by Morinville News Staff
The Canadian Taxpayers Federation (CTF) and the NDP says the United Conservative Party should pay Wage Subsidy funds back the federal government, given 18 of the country’s provincial parties have turned the money down.
The federal wage subsidy pays employers 75% of an employee’s wage up to a maximum $847 per week. That subsidy requires that the business’ revenue has dropped 30% from the previous year.
“The United Conservative Party ran on being the party that would look out for taxpayers, but now the UCP is helping itself to tax dollars meant to support struggling Albertans,” said CTF Alberta Director Franco Terrazzano. “Premiers John Horgan, Scott Moe, Brian Pallister, Doug Ford and François Legault all know that taking the wage subsidy is wrong and it’s time for Premier Jason Kenney to pay back the subsidy.”
CTF says they’ve confirmed 18 provincial parties, including Alberta’s NDP, that have not applied for the wage subsidy. Only the B.C Liberal Party and B.C. Green Party, have confirmed applying for the federal wage subsidy to CTF.
The tax watchdog organization’s concern with provincial parties taking the Wage Subsidy is because political parties already receive special taxpayer treatment. Alberta’s political parties can provide tax credits for up to 75 per cent of the cost of donations, a rate higher than the province’s charities can offer.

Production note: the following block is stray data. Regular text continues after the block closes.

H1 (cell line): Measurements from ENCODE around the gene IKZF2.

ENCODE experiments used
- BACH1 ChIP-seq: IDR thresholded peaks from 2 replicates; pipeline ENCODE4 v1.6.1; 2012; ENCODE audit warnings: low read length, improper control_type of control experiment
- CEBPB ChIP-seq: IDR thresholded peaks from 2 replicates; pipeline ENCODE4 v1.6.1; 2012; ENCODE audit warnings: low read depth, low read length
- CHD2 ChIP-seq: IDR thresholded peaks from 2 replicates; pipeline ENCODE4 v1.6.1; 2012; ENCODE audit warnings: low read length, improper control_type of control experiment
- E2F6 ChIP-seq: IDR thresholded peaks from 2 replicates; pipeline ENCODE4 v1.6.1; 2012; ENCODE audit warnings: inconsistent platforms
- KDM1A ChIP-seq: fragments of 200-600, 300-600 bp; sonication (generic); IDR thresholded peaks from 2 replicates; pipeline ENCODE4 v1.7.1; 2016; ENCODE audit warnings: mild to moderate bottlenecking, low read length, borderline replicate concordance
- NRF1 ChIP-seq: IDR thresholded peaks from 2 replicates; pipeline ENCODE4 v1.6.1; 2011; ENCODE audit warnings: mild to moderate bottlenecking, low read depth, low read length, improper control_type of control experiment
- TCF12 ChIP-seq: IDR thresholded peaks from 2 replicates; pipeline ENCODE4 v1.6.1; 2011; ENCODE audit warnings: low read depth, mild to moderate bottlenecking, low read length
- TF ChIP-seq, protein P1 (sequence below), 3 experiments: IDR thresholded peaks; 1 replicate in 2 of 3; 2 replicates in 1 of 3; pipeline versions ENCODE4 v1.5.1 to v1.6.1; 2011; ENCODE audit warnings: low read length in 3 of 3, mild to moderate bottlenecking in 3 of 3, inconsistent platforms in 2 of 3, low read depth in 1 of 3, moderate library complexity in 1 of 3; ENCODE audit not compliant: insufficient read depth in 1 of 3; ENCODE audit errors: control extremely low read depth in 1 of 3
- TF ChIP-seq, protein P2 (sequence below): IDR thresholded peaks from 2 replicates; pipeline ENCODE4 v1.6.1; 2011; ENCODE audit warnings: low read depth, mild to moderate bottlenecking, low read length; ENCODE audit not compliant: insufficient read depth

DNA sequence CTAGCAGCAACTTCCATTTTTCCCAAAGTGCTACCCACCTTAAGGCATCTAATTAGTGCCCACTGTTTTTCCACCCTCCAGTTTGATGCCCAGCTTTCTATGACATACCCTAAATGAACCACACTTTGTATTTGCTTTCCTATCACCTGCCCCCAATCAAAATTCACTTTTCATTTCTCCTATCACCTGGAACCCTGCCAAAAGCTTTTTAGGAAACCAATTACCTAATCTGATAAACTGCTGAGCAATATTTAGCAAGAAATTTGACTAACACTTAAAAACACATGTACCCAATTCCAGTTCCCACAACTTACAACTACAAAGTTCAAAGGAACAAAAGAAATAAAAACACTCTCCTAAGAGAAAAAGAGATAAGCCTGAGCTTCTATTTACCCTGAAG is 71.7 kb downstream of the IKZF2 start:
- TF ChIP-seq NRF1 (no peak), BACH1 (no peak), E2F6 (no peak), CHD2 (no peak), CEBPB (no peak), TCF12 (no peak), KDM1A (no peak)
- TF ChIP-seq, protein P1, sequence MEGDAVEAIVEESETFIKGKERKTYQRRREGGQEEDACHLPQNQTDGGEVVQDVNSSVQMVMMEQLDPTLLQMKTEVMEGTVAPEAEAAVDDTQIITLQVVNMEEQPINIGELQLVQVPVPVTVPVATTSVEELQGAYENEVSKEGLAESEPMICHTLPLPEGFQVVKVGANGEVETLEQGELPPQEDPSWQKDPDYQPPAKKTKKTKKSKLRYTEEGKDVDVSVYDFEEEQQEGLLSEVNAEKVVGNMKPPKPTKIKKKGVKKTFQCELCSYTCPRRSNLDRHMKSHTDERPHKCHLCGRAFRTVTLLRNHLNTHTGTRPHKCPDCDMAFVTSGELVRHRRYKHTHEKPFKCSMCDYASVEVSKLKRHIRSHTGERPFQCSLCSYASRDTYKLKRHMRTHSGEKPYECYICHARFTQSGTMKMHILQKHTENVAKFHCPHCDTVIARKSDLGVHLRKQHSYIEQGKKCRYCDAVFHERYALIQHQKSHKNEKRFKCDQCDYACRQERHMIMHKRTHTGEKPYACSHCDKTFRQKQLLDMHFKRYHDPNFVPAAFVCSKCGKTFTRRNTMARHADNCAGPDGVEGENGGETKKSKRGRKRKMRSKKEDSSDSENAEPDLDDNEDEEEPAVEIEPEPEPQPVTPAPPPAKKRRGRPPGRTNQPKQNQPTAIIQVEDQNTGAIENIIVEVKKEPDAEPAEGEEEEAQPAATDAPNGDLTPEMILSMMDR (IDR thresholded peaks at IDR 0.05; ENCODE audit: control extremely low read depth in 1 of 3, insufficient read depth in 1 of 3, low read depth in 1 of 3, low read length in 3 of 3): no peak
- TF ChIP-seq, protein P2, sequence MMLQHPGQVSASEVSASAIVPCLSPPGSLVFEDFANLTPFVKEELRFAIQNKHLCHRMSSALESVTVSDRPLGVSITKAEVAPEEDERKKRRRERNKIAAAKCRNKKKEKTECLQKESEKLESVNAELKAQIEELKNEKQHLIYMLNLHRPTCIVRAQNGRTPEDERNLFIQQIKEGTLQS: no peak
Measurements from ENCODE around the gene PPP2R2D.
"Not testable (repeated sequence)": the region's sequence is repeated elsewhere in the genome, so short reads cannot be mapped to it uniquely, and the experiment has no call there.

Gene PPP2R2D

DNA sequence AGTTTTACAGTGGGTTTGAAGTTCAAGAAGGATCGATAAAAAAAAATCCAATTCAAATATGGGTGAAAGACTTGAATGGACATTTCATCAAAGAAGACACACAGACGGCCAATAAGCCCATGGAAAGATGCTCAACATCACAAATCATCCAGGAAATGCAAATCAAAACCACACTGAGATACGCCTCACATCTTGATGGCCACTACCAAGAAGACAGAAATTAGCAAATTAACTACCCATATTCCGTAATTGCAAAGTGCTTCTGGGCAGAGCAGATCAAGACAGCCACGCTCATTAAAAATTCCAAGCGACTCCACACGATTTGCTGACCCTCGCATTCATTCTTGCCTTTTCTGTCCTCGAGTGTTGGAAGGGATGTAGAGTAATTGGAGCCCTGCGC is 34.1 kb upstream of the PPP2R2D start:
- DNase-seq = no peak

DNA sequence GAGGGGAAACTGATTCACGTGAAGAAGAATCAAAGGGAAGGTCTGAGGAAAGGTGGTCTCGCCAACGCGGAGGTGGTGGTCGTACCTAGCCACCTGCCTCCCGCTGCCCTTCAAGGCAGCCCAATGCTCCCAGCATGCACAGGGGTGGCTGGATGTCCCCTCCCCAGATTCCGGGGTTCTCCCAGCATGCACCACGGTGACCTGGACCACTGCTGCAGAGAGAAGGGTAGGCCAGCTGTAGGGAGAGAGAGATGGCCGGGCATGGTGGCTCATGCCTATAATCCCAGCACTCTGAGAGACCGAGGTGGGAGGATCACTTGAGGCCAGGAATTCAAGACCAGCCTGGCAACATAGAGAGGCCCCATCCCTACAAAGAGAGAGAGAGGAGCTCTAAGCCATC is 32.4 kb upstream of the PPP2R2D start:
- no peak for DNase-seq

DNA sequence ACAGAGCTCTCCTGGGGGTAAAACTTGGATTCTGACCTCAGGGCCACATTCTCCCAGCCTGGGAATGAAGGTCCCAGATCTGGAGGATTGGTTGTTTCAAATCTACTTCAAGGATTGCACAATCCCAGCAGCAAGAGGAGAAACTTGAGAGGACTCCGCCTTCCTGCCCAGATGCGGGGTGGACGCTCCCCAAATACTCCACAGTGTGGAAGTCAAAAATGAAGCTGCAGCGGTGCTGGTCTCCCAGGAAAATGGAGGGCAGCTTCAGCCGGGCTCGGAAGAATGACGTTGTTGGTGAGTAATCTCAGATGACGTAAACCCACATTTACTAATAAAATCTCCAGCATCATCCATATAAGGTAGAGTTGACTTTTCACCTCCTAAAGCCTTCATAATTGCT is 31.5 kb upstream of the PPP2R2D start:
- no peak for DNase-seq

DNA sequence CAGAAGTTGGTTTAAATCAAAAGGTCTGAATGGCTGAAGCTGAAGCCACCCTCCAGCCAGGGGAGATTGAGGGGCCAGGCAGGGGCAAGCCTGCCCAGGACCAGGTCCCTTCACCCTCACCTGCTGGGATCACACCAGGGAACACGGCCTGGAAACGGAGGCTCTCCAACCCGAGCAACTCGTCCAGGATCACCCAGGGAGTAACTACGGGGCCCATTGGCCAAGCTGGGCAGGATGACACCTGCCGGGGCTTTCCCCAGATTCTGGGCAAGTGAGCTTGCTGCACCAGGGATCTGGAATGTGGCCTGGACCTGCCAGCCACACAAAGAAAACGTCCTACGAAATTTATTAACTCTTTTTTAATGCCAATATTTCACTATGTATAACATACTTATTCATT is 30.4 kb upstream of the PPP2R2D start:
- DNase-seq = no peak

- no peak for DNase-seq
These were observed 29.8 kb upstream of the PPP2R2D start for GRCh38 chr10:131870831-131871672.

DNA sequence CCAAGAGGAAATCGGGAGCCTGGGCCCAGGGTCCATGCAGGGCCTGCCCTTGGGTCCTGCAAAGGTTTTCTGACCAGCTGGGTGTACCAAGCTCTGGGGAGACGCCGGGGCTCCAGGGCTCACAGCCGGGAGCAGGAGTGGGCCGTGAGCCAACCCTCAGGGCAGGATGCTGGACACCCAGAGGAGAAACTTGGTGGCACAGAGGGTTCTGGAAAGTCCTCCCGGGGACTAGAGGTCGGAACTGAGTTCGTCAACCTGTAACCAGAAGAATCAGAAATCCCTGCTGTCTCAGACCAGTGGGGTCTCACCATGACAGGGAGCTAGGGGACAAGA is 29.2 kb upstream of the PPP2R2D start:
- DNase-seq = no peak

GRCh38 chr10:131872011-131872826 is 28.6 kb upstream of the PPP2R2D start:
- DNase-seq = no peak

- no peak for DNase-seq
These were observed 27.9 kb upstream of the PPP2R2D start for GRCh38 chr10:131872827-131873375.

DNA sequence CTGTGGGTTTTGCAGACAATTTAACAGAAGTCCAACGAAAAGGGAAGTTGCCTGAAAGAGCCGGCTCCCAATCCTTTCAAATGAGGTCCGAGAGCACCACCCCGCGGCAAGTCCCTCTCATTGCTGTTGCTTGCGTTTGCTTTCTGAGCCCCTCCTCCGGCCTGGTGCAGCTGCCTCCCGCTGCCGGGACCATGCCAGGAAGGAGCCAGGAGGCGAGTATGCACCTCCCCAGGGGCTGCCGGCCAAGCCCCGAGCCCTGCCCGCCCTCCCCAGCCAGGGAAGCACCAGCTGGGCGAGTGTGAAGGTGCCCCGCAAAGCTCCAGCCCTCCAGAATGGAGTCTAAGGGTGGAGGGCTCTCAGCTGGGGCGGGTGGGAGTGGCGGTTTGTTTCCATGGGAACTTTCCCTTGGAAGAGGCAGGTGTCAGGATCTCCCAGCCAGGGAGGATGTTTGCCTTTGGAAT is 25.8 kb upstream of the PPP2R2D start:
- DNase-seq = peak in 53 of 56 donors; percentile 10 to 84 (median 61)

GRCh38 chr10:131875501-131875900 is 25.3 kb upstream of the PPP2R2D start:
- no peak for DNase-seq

CTF cites an Elections Alberta Report that shows political tax credits cost taxpayers more than $14 million between 2013 and 2017.
“The federal wage subsidy is supposed to be helping struggling families and businesses, not paying for political attacks ads,” said Terrazzano. “It’s time for the UCP and Premier Kenney to pay that money back.”
NDP Leader Rachel Notley said it is “more than a little rich” for UCP Leader Jason Kenney to apply for federal relief to avoid laying off his own party staff while at the same time laying off tens of thousands of public-sector workers during the COVID-19 pandemic.
“It is not fair to ask of others what you are not willing to do yourself,” Notley said. “The UCP government continues to refuse to fund paid sick leave, offer financial support to Alberta’s small businesses and relief to everyday Albertans.
Notley claims the UCP are exploiting a loophole in order to qualify for the program, which requires a drop of at least 15 per cent of their qualifying revenue in March and 30 per cent for the months of April and May, when compared to their qualifying revenue for the same period in 2019.
“Last April we had an election in Alberta, a time when political parties exceed normal fundraising totals and record numbers of voters donate,” said Alberta NDP Provincial Secretary Brandon Stevens. “It is disingenuous, and frankly dishonest for the UCP to use the months of April and May of 2019 as rationale for applying for the wage subsidy now.”